On August 31, 2020, a California judge issued an injunction that essentially prohibits University of California (UC) campuses from accepting test scores from applicants. The judge concluded that allowing the test scores to be submitted would provide an unfair advantage to students who are able to find and take the exam in the current Covid climate. He made it very clear that students with disabilities in particular would have no way to take the exam with accommodations and thus would have no opportunity to submit scores even if they wanted to submit them. (UC appealed the injunction and an appellate court temporarily blocked it.)
Many other competitive colleges and universities across the US have decided to make this admissions cycle “test free”. There are now more than 60 colleges and universities that have adopted a test blind policy at least for the near future. These schools include Caltech, Loyola University New Orleans, Reed College and Catholic University of DC.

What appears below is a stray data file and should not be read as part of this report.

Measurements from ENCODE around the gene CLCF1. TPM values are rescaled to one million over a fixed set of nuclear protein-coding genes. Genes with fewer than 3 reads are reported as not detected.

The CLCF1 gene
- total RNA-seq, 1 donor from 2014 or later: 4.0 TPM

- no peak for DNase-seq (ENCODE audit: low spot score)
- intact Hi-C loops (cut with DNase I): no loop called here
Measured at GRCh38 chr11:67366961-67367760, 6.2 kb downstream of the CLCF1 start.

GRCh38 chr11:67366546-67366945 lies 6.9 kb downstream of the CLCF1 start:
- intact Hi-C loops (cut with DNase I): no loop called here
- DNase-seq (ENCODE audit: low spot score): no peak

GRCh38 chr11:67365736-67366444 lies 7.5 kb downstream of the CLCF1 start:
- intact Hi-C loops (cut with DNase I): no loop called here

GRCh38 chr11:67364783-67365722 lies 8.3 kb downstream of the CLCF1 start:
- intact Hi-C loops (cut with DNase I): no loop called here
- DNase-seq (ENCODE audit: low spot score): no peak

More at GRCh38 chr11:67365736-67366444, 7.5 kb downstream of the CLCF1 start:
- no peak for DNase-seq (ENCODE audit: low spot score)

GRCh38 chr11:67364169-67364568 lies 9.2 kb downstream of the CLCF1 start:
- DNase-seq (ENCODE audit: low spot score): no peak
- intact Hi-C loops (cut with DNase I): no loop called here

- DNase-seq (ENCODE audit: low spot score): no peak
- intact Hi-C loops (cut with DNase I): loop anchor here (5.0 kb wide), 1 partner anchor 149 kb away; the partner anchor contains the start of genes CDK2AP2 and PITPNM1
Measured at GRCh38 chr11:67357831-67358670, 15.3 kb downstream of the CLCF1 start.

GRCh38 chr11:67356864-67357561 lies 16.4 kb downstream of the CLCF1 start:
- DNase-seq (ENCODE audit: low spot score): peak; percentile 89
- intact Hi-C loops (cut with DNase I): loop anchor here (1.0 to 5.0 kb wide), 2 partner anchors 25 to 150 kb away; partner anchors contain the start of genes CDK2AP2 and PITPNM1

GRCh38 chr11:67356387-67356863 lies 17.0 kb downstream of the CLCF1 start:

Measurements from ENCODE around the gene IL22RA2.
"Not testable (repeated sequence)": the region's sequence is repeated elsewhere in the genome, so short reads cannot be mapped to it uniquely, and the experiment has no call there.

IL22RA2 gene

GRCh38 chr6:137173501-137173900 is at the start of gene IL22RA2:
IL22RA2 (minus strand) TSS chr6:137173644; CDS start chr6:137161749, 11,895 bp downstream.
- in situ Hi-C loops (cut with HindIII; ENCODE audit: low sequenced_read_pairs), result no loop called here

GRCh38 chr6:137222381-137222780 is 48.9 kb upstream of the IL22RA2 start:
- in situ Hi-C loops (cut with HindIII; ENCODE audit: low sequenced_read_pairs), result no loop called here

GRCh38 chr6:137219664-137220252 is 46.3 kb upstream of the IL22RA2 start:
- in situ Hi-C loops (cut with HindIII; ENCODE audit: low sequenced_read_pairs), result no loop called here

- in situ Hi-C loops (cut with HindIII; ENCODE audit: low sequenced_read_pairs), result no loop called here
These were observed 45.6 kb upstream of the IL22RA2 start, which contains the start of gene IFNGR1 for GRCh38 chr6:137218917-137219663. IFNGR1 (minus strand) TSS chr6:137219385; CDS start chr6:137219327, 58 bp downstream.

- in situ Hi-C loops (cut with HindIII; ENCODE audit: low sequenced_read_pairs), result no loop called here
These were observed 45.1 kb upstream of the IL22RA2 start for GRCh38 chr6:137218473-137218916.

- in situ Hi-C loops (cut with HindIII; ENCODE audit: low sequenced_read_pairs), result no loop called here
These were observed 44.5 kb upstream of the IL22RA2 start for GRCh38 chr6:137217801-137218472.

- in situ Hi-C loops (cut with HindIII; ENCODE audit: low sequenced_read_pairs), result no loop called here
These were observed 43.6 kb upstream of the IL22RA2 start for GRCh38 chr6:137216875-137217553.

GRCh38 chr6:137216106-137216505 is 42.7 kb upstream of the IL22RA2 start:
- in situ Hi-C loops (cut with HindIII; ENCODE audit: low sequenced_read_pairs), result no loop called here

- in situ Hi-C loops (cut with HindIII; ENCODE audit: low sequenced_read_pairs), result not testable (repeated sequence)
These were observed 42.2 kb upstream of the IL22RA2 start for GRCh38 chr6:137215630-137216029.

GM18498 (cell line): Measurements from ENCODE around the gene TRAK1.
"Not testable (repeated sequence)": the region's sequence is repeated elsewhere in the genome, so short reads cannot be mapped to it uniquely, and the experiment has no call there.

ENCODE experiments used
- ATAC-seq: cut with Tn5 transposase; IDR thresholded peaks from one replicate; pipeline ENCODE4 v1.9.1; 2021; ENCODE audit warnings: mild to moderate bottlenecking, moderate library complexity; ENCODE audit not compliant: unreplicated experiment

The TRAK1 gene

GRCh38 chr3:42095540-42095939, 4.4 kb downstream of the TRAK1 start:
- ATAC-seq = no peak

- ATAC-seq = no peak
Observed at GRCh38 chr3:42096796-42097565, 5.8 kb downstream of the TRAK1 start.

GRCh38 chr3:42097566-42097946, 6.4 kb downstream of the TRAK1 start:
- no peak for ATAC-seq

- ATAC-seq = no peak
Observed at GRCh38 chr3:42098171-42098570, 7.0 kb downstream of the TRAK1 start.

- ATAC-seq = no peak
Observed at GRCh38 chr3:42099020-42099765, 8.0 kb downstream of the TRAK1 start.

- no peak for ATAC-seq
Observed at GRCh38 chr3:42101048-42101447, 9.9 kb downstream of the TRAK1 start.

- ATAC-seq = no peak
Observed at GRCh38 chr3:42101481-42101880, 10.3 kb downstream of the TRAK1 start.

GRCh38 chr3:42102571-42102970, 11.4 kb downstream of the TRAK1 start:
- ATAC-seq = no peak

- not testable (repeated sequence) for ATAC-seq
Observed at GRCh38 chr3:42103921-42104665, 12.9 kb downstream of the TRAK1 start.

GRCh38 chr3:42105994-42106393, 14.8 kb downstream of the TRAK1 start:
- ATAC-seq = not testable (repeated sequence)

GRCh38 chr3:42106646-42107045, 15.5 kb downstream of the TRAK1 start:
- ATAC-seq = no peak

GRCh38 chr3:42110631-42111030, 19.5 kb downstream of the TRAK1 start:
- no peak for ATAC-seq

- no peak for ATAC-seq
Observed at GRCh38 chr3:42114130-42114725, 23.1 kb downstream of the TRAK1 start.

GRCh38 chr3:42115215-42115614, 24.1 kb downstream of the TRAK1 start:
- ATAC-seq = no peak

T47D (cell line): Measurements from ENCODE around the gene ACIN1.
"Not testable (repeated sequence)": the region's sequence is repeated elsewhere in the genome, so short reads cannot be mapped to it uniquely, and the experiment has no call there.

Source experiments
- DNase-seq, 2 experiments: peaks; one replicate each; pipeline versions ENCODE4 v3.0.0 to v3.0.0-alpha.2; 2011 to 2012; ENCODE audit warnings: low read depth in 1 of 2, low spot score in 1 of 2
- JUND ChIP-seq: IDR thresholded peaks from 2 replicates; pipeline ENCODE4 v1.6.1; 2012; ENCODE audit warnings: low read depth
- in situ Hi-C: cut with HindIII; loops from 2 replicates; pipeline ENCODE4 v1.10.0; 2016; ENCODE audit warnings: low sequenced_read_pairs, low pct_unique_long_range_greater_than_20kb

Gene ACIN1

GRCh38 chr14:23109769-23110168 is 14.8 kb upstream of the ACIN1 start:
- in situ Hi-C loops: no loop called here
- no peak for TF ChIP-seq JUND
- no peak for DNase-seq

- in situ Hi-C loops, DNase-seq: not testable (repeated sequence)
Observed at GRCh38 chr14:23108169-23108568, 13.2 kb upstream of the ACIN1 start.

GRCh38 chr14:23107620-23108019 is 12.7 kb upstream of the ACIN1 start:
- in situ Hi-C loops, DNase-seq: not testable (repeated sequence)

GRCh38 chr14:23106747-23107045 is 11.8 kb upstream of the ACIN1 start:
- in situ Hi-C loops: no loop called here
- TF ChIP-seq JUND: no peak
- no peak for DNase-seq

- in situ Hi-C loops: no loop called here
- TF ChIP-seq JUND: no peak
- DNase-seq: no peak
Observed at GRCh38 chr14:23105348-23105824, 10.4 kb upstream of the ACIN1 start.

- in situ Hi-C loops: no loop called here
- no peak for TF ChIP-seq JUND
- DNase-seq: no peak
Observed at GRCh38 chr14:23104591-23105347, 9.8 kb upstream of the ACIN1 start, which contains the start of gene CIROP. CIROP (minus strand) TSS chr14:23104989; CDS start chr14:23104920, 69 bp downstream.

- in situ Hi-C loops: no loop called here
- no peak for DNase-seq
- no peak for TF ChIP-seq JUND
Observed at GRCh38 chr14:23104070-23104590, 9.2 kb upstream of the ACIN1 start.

Parents are faced with a tough decision. Should they pay for their children to prep for the exams? We have long known that more affluent parents pay for test prep for their children at a much higher rate than others who are less affluent. I expect that this gap will not only continue, but will grow even wider. Low income families are having a hard enough time paying bills – it is highly doubtful that they will be able to allocate household funds for test prep. Those families with means will continue to invest in private test preparation services but likely at a much lower rate than in the past. Most other families with fewer means will probably choose to forego the test preparation process altogether.